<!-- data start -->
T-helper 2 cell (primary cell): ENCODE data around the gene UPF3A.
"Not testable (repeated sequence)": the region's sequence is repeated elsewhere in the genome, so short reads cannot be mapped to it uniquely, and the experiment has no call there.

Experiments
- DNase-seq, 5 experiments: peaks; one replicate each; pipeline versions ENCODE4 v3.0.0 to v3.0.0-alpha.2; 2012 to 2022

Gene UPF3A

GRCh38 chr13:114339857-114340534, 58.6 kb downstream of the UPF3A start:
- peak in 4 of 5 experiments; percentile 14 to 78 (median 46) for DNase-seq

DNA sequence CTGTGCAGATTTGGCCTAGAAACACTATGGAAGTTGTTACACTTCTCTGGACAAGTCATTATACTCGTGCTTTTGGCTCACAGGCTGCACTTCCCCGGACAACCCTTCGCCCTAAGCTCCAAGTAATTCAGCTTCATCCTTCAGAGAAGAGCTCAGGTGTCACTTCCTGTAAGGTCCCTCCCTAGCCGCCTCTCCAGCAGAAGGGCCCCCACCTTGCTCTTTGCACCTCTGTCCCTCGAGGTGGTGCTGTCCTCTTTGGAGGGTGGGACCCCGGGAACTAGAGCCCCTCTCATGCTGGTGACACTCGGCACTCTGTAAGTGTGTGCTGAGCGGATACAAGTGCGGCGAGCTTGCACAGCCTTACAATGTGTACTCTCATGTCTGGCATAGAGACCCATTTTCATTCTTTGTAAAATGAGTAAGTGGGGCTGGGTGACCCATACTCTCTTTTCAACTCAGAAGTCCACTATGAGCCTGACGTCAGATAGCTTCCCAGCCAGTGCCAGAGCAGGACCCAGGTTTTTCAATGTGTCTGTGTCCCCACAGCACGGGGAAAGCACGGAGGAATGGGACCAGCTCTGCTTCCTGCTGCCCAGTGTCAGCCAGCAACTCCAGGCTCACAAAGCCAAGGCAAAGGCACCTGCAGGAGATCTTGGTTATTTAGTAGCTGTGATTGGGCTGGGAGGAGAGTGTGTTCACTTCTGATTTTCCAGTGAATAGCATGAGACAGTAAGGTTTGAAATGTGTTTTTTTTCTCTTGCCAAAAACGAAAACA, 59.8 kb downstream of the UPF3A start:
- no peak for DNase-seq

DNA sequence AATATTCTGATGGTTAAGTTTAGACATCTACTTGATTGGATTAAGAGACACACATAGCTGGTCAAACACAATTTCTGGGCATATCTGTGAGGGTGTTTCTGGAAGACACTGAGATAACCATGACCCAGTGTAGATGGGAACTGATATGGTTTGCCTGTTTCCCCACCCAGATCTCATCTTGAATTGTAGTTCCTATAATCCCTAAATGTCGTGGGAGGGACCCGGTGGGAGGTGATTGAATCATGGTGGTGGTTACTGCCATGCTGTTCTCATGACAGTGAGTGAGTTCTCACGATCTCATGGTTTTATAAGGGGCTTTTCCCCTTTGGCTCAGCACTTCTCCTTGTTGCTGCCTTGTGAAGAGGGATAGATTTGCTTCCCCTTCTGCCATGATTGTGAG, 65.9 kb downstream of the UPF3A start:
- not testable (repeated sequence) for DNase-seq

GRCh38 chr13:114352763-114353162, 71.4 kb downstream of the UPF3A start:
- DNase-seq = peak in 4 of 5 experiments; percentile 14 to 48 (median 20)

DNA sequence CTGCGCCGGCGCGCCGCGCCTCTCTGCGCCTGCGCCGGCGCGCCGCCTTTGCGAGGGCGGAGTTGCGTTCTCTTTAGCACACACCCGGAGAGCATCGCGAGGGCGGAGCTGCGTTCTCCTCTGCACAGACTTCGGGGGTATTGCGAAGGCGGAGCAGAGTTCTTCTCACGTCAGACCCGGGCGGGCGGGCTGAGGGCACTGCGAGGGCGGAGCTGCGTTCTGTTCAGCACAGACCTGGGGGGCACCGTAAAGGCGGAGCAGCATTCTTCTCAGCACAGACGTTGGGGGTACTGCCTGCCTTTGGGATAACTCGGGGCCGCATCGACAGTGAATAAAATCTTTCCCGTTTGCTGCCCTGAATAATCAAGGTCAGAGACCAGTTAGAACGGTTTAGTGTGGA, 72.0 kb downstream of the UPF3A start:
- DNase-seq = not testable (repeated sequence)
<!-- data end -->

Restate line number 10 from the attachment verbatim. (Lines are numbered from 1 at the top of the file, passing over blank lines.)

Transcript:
DNA sequence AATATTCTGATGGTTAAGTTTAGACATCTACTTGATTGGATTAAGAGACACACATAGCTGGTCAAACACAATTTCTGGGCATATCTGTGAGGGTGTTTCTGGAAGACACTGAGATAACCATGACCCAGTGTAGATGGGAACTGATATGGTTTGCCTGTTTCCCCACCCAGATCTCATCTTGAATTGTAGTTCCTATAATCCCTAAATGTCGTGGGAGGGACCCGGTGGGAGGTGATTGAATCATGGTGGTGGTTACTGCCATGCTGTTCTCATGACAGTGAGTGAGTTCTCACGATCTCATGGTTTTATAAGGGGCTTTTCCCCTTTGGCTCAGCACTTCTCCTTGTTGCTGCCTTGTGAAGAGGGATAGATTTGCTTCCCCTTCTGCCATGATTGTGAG, 65.9 kb downstream of the UPF3A start: